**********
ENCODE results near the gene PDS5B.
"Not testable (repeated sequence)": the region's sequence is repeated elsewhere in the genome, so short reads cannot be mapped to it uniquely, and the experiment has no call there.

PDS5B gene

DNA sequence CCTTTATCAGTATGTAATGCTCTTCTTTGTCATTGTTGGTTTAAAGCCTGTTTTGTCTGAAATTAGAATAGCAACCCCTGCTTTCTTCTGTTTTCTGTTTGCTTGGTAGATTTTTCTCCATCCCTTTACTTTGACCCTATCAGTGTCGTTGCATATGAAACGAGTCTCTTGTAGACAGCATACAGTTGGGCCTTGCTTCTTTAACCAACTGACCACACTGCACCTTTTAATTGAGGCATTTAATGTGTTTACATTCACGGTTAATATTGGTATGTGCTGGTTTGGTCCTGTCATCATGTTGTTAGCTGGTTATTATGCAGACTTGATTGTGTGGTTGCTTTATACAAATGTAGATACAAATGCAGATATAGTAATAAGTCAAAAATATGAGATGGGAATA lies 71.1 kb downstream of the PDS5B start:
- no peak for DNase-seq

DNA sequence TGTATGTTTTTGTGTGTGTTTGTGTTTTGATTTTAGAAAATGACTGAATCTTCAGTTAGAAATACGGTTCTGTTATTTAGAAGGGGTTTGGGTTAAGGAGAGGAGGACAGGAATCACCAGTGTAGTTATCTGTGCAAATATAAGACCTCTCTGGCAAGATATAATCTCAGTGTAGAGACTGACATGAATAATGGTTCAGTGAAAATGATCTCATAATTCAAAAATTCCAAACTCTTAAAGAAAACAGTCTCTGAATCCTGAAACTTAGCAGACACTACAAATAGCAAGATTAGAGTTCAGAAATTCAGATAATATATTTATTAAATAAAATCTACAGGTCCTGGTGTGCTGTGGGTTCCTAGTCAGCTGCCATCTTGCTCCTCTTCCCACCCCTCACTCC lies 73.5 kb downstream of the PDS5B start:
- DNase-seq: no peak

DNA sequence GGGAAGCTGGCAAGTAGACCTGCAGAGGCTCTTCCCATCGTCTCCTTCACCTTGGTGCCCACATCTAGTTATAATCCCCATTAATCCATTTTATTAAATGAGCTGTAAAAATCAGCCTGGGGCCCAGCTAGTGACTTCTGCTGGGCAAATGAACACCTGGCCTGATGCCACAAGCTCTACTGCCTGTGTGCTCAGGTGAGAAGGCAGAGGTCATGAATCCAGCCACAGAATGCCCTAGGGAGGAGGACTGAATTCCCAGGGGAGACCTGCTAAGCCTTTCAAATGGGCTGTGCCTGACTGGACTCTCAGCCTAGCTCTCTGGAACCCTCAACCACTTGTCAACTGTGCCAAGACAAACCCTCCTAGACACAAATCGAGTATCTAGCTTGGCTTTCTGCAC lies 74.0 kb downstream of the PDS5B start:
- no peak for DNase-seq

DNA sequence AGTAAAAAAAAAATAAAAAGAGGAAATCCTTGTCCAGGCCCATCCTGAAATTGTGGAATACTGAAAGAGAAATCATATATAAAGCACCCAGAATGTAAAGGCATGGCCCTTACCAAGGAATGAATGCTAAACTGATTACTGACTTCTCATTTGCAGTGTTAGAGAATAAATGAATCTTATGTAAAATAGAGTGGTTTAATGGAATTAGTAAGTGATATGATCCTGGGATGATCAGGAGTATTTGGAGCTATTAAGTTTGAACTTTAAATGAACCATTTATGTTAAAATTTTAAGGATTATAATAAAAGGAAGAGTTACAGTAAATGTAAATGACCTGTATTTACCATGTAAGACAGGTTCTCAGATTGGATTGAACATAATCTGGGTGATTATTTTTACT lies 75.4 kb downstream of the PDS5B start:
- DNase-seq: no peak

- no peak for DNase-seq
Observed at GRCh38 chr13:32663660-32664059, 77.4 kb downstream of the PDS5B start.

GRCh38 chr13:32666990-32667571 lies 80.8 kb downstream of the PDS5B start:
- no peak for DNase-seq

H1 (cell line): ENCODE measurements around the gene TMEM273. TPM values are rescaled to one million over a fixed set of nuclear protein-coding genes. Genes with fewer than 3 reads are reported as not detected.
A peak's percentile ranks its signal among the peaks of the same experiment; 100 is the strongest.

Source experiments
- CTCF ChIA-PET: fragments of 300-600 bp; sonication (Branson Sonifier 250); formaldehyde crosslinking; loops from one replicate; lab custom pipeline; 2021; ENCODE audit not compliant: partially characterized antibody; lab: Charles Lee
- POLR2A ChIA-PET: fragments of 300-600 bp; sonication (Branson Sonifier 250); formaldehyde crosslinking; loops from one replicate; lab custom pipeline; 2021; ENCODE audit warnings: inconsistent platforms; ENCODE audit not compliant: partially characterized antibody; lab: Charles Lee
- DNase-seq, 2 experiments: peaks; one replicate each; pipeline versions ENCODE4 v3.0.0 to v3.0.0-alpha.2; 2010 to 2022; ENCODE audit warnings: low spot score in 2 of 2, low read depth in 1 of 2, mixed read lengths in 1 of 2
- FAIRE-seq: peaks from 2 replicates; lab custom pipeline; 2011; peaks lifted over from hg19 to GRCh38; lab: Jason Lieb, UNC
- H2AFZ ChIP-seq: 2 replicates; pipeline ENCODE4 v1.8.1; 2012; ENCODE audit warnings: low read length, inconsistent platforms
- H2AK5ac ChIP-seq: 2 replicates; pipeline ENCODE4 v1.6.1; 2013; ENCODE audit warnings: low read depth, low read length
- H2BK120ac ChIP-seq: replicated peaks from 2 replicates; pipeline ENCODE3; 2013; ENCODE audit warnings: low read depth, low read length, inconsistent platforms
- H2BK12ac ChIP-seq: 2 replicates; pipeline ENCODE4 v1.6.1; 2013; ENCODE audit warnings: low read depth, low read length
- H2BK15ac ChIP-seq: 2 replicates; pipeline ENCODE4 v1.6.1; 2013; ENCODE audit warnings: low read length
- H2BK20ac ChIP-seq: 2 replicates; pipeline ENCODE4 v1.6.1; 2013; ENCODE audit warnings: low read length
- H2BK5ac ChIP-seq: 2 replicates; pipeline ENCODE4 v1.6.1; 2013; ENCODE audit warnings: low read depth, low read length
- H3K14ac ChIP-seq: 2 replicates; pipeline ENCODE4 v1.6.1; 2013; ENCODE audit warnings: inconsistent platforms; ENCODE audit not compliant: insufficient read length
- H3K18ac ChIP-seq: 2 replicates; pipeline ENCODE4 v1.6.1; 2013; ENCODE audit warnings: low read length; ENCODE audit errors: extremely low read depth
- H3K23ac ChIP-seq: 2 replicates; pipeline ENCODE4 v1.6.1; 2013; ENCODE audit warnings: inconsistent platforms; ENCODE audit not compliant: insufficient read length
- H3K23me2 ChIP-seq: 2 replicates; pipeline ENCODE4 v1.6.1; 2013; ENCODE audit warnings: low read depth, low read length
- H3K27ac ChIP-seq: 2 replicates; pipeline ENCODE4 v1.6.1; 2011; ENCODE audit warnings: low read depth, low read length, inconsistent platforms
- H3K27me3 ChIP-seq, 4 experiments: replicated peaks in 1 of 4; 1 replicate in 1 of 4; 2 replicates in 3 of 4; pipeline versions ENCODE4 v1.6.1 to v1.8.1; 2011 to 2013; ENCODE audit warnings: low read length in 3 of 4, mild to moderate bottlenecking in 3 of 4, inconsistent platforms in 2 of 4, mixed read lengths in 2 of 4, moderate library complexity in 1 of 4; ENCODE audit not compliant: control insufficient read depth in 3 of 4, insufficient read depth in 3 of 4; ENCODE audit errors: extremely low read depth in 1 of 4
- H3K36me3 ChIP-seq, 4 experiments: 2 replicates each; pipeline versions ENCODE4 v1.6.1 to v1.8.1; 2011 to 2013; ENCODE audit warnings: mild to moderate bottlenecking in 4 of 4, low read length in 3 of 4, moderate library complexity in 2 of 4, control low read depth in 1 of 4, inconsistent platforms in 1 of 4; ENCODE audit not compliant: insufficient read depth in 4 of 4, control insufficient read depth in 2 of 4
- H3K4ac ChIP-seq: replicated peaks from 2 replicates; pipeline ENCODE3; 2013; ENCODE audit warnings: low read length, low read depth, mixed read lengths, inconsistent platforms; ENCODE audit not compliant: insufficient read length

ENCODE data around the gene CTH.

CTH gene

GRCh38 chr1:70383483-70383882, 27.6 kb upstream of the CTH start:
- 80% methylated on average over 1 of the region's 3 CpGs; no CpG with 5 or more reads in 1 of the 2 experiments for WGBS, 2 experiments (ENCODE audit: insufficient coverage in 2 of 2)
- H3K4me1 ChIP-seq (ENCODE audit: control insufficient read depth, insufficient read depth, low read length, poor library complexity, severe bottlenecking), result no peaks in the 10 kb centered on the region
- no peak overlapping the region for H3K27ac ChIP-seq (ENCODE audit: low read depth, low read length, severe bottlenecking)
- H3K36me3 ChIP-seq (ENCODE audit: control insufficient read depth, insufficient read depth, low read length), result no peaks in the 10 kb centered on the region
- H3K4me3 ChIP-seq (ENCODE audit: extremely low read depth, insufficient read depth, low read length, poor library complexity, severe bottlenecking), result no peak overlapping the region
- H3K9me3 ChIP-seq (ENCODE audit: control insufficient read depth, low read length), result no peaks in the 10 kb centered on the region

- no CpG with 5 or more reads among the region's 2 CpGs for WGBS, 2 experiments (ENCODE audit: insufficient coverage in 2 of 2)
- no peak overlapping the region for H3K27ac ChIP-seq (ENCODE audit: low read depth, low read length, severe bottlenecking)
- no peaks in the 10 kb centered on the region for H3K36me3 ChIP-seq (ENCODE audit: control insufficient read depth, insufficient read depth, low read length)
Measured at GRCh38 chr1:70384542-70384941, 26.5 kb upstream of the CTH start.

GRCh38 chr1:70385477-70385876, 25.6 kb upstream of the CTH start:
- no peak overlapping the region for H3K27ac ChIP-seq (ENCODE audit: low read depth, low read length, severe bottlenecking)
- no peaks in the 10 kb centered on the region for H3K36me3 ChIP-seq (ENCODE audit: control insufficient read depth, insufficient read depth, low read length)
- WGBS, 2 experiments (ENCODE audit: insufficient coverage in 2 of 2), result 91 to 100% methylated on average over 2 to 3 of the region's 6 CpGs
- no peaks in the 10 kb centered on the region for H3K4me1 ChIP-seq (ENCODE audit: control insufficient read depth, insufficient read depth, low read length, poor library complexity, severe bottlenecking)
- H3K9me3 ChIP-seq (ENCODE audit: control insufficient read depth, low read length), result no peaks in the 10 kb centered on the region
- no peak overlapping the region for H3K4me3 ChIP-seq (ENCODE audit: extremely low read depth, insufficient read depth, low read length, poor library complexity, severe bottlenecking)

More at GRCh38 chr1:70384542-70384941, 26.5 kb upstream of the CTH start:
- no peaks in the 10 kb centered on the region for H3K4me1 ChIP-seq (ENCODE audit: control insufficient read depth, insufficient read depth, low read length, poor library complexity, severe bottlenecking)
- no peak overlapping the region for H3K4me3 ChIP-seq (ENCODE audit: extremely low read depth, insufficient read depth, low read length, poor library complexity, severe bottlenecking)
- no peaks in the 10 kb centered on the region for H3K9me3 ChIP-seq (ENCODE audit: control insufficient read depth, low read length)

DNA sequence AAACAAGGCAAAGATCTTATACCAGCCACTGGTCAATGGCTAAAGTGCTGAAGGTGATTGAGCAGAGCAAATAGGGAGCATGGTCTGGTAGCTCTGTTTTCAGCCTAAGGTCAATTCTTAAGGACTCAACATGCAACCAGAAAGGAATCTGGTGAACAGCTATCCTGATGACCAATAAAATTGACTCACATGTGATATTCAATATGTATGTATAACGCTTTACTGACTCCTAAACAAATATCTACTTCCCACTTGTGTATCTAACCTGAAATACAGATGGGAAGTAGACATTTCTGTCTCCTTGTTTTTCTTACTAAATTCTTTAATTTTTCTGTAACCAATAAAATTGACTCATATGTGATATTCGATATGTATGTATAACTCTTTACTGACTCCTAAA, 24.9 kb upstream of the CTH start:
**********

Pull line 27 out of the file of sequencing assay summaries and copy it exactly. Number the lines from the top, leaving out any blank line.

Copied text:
- H2BK15ac ChIP-seq: 2 replicates; pipeline ENCODE4 v1.6.1; 2013; ENCODE audit warnings: low read length